Danny Rampling, Paul Oakenfold et al went to Ibiza in 1987 and brought dance music to Britain – but how much of the notorious story is actually true?

Ears To The House has been at the forefront – alongside the mischievous Michael James – at questioning the so-called Belleville Three story that has emanated from Detroit’s direction for decades now. The city itself, tellingly, has had little to say in response – although Juan Atkins did try to threaten our legitimate journalism last year.

We did, however, consider it was time to expand our horizons a little. There are many other stories about the early days of house music – and we believe it’s time those tales were put under the microscope more thoroughly than in the past. So today, we’re going to begin this mission by looking at the history of house music in Britain.

Now, house music came out of the USA. That much is clear – but for reasons that we’ll no doubt explore further at a later date, it didn’t catch on Stateside until the EDM era. However, the music was embraced on British shores – and if the story is to be believed, it’s because of a trip to the White Isle in the 1980s.

The story goes that in 1987, Danny Rampling, Paul Oakenfold, Trevor Fung, Nicky Holloway, Ian Saint Paul, and Johnny Walker went to Ibiza to celebrate Oakenfold’s 24th birthday. A quick search reveals Paul Oakenfold’s was born on 30th August 1963, meaning the trip most likely took place towards the end of the summer – we can’t find any precise dates for the trip.

Whilst in Ibiza, the men heard about two things – a drug called ecstasy and a venue called Amnesia. Obtaining the drug proved straightforward, but getting to the venue was less so – it was in a remote area. The accounts we’ve read suggest they pooled their resources to get to the area, although we can’t quite establish exactly what this meant in practice.

An Argentinan DJ called Alfredo was playing at the venue – and despite being high on drugs at the time, the story goes that the men remembered music from early US house labels like Trax and DJ International being played alongside more commercial pop records. Numerous interviews over the years that Ears To The House have read confirm this to be accurate.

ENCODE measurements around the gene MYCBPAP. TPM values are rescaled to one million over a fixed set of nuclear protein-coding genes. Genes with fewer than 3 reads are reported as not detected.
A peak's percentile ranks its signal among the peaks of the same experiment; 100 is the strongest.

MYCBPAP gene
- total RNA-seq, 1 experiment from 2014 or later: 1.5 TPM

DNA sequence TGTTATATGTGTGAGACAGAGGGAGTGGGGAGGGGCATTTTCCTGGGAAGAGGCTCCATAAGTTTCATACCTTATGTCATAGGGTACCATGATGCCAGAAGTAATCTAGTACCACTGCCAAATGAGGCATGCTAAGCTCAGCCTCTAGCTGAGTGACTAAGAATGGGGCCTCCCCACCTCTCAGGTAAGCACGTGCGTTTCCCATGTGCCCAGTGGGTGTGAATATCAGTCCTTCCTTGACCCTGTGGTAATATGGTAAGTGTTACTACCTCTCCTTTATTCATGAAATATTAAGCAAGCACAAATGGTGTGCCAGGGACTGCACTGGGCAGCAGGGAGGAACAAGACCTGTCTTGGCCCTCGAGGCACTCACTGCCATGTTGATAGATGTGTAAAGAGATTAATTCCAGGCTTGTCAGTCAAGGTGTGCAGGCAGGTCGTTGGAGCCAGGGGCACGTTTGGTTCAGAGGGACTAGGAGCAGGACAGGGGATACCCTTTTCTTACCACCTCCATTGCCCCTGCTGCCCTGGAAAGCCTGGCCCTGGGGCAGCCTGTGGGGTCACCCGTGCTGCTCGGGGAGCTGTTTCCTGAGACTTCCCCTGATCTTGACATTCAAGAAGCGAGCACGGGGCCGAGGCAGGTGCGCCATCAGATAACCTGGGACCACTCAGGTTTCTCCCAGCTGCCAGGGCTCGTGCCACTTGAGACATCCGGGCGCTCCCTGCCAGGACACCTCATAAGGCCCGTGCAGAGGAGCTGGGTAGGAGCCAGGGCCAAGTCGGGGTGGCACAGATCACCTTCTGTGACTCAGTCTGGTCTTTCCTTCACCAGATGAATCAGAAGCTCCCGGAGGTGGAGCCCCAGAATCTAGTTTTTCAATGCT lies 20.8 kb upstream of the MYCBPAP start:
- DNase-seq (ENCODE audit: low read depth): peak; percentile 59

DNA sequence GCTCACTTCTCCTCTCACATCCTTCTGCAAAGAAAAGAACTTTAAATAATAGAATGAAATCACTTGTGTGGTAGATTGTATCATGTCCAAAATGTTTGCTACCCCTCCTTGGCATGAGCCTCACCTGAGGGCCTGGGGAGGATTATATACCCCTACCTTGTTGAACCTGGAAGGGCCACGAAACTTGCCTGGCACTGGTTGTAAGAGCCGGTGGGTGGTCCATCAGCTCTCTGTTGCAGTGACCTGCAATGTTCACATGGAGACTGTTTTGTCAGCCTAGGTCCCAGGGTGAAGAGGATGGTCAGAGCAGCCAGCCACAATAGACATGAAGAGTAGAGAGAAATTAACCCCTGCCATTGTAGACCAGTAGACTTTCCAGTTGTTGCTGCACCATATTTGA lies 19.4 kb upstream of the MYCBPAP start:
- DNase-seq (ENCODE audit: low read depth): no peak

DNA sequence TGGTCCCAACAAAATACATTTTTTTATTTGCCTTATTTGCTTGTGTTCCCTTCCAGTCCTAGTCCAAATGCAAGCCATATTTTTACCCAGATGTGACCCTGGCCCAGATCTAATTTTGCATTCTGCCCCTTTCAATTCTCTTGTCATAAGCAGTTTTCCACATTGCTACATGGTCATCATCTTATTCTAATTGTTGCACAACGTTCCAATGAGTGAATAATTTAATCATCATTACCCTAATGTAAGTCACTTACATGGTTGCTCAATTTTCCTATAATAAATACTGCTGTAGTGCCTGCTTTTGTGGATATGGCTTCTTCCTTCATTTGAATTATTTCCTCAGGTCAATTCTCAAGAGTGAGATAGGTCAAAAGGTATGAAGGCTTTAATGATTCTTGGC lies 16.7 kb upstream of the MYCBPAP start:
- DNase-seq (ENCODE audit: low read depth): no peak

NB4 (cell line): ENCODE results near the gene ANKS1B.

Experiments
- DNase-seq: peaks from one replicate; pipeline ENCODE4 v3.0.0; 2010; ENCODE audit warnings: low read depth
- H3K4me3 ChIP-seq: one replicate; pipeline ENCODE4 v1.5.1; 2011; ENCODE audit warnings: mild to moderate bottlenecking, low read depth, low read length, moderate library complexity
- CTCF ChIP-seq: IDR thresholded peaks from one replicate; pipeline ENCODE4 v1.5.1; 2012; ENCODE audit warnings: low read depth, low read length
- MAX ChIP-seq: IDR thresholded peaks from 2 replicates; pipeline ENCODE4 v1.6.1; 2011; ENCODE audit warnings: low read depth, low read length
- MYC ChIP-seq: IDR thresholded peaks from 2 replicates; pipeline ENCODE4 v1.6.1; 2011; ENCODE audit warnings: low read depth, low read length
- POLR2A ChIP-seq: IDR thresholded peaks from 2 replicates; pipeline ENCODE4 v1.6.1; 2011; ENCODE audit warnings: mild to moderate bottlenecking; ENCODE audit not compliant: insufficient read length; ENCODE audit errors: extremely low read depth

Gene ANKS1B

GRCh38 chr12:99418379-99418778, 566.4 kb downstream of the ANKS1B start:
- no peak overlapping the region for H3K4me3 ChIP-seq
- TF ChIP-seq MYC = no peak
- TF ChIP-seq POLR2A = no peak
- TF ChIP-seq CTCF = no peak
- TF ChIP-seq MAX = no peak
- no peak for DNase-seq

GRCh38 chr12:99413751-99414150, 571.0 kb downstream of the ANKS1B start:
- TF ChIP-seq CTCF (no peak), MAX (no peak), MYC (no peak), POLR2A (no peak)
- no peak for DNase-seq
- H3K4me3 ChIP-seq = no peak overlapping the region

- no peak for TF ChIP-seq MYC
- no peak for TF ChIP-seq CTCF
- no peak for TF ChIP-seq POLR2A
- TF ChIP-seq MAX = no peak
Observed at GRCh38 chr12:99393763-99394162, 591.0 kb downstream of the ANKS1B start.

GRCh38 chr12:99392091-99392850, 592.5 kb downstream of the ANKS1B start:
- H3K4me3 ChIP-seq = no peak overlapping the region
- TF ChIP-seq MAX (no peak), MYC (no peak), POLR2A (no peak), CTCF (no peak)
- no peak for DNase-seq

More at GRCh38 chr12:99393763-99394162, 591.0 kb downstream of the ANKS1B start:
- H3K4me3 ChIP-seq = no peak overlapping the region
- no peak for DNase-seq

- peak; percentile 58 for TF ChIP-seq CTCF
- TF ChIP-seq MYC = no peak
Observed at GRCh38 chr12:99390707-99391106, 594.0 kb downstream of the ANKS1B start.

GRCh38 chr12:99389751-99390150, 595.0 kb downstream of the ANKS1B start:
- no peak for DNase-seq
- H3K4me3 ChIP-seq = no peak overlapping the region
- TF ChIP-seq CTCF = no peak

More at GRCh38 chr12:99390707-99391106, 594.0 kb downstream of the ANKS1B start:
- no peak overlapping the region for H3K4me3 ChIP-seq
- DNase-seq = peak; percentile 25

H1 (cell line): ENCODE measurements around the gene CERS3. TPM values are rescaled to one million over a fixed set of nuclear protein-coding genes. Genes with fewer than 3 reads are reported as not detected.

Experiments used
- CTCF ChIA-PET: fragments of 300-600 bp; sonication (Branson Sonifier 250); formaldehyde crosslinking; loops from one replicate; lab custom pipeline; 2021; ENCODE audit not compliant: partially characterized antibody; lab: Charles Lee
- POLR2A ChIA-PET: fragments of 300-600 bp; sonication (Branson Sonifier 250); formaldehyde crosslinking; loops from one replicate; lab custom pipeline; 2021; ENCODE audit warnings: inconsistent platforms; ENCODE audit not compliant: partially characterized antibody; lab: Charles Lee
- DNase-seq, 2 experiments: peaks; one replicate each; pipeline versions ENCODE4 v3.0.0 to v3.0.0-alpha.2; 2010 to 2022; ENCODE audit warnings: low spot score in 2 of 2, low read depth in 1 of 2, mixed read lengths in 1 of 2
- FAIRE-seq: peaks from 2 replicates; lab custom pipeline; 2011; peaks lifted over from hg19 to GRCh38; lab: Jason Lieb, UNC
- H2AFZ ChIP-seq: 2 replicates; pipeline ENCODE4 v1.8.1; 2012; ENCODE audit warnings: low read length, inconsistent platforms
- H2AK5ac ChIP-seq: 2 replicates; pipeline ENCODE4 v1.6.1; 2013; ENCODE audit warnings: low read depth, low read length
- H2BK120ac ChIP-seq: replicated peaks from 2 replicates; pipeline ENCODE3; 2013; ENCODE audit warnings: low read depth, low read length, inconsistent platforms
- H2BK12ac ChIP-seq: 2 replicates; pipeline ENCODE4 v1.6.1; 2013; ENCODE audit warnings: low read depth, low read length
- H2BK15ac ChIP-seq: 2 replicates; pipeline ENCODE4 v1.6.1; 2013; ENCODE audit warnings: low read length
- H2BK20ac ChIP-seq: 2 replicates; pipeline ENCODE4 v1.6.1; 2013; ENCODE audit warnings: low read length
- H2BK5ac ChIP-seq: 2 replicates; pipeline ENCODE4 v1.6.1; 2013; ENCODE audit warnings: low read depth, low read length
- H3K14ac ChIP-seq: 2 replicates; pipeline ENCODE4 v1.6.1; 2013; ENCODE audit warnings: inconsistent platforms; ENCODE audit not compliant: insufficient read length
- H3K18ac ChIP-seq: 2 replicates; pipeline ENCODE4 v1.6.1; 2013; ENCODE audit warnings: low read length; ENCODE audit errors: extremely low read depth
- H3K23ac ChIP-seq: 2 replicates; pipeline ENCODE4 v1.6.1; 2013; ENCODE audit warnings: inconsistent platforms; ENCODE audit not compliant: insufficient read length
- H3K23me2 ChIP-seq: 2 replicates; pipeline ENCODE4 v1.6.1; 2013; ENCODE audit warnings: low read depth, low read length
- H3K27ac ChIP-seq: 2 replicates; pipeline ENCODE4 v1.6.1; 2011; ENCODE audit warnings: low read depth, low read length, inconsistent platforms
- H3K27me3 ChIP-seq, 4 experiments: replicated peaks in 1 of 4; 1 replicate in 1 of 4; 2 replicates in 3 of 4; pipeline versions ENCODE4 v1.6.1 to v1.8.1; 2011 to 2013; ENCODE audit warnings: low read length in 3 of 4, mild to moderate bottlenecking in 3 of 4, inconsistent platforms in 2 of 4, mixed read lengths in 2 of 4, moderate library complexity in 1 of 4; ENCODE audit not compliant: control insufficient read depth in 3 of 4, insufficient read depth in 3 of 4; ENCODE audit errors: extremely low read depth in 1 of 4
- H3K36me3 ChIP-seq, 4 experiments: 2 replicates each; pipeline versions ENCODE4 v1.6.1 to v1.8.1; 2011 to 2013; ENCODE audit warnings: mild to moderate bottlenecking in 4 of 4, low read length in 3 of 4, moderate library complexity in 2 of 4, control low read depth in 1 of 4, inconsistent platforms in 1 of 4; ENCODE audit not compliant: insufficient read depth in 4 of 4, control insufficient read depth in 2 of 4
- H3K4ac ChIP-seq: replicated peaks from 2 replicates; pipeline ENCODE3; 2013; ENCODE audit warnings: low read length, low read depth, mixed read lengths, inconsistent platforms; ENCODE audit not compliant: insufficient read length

Whilst some details of the story remain a little vague, it’s certainly true to say that the trip happened – and that the men were obviously deeply influenced by what they experienced. However, the next part of the story – all about how they brought the house sound to the UK – are more, to use a modern word, problematic.

Now, it’s true that Danny Rampling launched Shoom after his trip – accounts vary, but most say it began in either November or December 1987. It’s true that Paul Oakenfold launched Spectrum in April 1988 at the Heaven nightclub – whilst Nicky Holloway launched Trip in May 1988.

But were they the first to bring house music to the UK? In a word, no. The earliest house music radio show in Britain that we’ve been able to find was run by Michael Schiniou – better known as Jazzy M. He hosted The Jacking Zone on pirate station London Weekend Radio between 1986 and 1990.

They were also unlikely to have been the first nightclubs in the UK to play this music – although we readily concede that they did much to popularise it. From what we’ve been able to deduce, Nude at Manchester’s The Haçienda, and Nottingham’s The Garage started playing acid house from 1986 – potentially making them contenders for the first.

We expect we’ll be coming back to this one…

Ears To The House Team

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